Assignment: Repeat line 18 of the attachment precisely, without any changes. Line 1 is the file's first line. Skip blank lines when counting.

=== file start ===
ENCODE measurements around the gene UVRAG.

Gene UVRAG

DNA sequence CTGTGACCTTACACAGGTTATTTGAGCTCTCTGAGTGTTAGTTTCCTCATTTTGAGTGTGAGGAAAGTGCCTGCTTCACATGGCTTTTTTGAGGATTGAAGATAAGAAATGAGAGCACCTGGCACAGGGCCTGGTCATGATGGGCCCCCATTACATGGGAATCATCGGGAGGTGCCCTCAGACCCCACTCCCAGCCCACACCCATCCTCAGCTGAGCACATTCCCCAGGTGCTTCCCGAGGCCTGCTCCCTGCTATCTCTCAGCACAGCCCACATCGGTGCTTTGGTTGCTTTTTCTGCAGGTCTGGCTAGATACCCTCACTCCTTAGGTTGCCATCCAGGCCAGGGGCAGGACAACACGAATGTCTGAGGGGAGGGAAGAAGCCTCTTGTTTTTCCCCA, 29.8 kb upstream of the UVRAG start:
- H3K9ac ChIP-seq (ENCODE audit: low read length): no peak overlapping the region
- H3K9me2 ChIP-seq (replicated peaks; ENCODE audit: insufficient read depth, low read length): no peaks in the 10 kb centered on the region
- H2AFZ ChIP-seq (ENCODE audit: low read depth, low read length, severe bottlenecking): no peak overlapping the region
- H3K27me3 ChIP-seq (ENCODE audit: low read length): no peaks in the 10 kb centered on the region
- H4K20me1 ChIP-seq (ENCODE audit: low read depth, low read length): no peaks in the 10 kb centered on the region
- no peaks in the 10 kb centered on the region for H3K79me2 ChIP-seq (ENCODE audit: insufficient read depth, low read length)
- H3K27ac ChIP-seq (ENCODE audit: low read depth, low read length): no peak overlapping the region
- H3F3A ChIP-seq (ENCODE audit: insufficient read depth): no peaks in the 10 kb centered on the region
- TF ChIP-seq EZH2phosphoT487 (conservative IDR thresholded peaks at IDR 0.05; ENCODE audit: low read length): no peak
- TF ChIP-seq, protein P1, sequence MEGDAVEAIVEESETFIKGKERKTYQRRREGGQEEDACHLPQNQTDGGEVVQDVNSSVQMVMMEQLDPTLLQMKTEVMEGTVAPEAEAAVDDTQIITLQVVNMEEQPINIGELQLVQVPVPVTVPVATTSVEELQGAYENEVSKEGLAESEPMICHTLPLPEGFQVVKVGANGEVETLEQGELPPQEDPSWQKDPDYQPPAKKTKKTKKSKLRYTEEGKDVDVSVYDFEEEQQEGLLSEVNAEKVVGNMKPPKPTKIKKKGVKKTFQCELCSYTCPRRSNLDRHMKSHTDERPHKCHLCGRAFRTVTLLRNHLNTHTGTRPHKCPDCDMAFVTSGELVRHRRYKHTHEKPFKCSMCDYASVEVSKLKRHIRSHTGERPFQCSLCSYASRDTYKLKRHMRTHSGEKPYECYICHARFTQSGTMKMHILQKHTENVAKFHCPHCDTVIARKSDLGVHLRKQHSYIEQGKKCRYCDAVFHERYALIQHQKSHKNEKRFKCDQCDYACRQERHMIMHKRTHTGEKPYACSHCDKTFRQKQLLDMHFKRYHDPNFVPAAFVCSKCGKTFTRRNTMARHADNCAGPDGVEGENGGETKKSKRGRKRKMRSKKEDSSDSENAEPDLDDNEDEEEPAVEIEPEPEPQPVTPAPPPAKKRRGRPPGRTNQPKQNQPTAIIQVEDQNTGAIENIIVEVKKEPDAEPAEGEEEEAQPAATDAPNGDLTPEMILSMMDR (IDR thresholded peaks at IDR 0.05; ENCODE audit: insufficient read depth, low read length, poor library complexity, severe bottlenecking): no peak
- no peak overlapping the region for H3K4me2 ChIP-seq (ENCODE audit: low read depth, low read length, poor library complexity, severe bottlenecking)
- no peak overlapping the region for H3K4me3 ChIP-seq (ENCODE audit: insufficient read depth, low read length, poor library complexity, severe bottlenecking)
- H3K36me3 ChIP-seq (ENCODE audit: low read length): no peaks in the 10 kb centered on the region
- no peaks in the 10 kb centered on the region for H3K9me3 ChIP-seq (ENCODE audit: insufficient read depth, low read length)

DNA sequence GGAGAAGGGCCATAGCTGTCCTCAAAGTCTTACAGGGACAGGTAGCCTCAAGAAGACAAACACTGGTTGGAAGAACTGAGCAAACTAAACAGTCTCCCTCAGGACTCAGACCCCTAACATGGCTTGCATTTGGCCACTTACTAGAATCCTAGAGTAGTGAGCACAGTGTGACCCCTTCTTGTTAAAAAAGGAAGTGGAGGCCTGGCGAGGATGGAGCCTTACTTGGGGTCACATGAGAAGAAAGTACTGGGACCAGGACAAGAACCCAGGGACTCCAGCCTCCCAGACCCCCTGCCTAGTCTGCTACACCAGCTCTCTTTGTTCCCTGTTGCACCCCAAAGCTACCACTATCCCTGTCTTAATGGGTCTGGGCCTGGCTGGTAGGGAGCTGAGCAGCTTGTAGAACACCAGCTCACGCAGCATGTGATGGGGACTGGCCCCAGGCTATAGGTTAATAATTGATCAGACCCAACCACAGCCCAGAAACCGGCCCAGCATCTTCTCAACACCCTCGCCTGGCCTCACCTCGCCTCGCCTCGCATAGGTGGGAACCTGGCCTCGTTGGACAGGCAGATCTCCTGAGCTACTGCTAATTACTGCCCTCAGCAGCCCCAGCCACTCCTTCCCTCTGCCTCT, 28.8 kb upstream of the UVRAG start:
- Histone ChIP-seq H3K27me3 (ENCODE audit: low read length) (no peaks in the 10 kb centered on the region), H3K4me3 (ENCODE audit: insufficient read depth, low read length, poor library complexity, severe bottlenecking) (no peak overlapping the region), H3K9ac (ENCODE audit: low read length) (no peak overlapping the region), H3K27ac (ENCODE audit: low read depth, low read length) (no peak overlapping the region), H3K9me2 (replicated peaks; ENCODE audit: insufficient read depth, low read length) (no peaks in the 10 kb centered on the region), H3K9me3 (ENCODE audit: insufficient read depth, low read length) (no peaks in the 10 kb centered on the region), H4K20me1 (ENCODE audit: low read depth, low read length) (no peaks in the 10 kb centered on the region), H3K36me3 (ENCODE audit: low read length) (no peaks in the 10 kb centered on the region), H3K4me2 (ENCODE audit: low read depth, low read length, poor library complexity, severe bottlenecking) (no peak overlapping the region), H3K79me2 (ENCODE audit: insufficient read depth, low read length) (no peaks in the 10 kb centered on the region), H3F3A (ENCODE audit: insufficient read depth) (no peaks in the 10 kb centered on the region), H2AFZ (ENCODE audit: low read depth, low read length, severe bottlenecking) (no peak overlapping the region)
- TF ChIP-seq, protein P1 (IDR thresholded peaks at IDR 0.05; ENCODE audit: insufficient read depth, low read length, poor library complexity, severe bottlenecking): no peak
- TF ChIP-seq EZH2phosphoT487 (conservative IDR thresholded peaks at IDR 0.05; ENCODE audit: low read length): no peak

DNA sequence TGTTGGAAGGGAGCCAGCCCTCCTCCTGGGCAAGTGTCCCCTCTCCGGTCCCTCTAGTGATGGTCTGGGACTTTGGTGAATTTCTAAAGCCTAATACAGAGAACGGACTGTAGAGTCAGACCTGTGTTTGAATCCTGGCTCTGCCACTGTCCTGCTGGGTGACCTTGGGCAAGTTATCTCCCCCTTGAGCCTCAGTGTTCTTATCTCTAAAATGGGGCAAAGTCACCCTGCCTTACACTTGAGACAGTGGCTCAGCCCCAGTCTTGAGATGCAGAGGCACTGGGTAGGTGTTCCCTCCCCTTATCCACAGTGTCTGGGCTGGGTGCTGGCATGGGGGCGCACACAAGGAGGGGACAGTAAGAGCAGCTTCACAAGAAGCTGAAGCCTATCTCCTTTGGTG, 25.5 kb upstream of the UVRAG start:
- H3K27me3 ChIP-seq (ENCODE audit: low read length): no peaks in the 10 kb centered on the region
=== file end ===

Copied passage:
DNA sequence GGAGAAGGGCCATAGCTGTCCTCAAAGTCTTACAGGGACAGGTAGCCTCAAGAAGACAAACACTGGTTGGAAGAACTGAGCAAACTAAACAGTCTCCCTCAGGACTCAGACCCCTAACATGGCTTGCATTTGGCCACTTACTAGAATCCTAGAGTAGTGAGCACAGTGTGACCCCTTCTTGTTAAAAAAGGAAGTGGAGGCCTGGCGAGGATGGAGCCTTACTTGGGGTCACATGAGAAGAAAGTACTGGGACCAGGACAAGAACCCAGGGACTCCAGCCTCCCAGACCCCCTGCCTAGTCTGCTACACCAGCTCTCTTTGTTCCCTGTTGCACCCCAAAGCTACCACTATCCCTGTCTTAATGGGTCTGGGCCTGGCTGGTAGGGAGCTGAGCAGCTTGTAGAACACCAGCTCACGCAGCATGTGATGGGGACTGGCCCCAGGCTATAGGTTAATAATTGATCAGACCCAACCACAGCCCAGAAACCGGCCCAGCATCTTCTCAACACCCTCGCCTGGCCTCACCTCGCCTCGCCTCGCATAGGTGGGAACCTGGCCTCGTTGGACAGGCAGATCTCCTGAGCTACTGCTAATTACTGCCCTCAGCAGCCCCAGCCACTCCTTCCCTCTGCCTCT, 28.8 kb upstream of the UVRAG start: